Herbal and Dietary Supplements Can Adversely Affect Prescribed Drugs, Says Extensive Review

Dietary supplements, such as the vitamin B sup...

Dietary supplements, such as the vitamin B supplement show above, are typically sold in pill form. (Photo credit: Wikipedia)

Those of you who follow this blog know I continually harp on the necessity of sharing your use of complementary/alternative therapies as well as supplements with your health care providers.

From the 24 October 2012 article at ScienceDaily

A number of herbs and dietary supplements (HDS) can cause potentially harmful drug interactions, particularly among people receiving medication for problems with their central nervous or cardiovascular systems.

Those are the key findings of an extensive research review published in the November issue of IJCP, theInternational Journal of Clinical Practice.***

Researchers examined 54 review articles and 31 original studies. They found that the greatest problems were caused by interactions between prescribed drugs and HDS that included ingredients such as St John’s Wort, magnesium, calcium, iron or ginkgo.

“Consumer use of HDS has risen dramatically over the past two decades” says co-author Dr Hsiang-Wen Lin from the College of Pharmacy, China Medical School, Taiwan.

“In the USA, for example, it is estimated that more than 50 per cent of patients with chronic diseases or cancer use them and that many patients take them at the same time as prescribed medication.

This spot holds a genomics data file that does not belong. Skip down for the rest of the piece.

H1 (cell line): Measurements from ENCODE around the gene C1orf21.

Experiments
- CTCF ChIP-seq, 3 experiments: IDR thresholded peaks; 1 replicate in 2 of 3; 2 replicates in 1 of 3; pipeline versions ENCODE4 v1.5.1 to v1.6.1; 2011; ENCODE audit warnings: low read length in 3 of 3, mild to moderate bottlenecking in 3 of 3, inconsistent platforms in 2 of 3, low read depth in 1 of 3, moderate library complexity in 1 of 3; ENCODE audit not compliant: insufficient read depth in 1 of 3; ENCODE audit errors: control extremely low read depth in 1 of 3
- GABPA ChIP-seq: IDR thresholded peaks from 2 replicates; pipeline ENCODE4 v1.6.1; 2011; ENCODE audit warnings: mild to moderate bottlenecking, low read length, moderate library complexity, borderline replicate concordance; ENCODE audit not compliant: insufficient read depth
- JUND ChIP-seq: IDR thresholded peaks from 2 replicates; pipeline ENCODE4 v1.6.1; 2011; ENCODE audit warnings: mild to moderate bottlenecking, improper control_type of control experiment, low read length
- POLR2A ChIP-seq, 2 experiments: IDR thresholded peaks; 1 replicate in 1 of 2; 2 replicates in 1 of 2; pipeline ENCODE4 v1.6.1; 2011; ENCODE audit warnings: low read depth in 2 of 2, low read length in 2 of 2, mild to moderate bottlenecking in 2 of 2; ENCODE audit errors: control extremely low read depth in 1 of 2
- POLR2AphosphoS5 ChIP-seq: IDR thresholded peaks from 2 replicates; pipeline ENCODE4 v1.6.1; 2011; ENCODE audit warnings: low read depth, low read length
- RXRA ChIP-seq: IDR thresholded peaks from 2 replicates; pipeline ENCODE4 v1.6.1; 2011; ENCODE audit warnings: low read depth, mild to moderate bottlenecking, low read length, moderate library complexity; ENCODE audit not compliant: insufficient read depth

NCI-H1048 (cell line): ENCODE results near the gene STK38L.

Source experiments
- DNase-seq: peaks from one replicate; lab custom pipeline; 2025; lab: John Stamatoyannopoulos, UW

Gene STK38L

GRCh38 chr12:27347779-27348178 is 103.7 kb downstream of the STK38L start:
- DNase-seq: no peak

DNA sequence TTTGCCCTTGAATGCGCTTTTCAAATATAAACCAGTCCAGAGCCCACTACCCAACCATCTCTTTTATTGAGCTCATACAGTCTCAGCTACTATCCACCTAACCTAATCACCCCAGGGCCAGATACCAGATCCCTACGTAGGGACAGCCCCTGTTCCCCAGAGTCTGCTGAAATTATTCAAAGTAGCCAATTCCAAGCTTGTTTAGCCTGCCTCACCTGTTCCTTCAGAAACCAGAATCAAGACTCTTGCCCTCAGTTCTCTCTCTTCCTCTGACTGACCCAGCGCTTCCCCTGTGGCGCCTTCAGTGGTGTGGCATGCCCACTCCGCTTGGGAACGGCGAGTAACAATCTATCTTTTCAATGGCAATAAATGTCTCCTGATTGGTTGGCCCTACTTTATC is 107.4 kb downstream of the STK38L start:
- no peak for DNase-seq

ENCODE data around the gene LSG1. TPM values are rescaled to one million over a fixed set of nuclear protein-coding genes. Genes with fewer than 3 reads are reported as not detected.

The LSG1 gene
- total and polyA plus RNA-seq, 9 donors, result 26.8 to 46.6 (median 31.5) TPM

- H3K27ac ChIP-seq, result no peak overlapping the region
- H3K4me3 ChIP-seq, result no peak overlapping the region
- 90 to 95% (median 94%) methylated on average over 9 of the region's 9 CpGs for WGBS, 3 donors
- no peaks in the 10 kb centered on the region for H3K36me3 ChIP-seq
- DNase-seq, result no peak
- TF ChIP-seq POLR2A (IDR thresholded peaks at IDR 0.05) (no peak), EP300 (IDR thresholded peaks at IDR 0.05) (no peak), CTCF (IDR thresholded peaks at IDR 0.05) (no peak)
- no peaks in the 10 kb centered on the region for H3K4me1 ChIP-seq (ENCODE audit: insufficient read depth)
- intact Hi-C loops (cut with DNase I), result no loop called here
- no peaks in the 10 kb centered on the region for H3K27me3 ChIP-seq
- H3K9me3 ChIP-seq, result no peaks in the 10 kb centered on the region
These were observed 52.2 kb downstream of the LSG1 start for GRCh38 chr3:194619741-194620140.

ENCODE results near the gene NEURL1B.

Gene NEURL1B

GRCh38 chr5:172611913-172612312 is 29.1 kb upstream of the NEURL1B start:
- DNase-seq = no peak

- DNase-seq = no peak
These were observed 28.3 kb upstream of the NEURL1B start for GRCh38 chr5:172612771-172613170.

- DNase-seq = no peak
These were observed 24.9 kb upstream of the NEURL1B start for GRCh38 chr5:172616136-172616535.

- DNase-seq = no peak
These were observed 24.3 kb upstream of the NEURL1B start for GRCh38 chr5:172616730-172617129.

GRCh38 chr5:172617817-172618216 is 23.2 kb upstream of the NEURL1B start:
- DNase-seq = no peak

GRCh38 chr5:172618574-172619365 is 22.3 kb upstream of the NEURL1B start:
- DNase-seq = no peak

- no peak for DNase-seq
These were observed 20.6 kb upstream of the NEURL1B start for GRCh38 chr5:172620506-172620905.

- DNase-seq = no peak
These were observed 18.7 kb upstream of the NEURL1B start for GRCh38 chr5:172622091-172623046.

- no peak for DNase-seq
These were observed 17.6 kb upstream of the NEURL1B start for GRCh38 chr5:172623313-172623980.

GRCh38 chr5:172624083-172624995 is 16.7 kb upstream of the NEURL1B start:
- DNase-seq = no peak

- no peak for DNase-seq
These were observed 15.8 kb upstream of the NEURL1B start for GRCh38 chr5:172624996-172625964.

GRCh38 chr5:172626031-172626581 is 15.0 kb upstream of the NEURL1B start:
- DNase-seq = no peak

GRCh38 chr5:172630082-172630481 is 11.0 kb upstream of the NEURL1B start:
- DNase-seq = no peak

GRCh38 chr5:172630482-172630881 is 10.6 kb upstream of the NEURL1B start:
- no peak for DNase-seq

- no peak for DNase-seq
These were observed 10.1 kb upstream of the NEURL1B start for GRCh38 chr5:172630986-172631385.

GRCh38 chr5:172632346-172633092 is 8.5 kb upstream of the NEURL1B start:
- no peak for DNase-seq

“Despite their widespread use, the potential risks associated with combining HDS with other medications, which include mild-to-severe heart problems, chest pain, abdominal pain and headache, are poorly understood.”

Key findings of the review included:

  • The literature covered 213 HDS entities and 509 prescribed medications, with 882 HDS-drug interactions described in terms of their mechanisms and severity.
  • Warfarin, insulin, aspirin digoxin and ticlopidine had the greatest number of reported interactions with HDS.
  • More than 42 per cent of the drug interactions were caused by the HDS altering the pharmacokinetics of the prescribed drugs — the process by which a drug is absorbed, distributed, metabolised and eliminated by the body.
  • Just over 26 per cent of the total were described as major interactions.
  • Among the 152 identified contraindications, the most frequent involved the gastrointestinal system (16.4%), neurological system (14.5%) and andrenal ⁄ genitourinary diseases (12.5%).
  • Flaxseed, echinacea and yohimbe had the largest number of documented contraindications.

Related Resources

  • Evaluating Health Information (links at Health/Medical News and Resources by yours truly) 
  • Drugs, Supplements, and Herbal Information (MedlinePlus)Learn about your prescription drugs and over-the-counter medicines. Includes side effects, dosage, special precautions, and more.Browse dietary supplements and herbal remedies to learn about their effectiveness, usual dosage, and drug interactions.
  • Dietary Supplements Label Database (US National Library of Medicine) offers information about label ingredients in more than 6,000 selected brands of dietary supplements. It enables users to compare label ingredients in different brands. Information is also provided on the “structure/function” claims made by manufacturers. These claims by manufacturers have not been evaluated by the Food and Drug Administration. Companies may not market as dietary supplements any products that are intended to diagnose, treat, cure or prevent …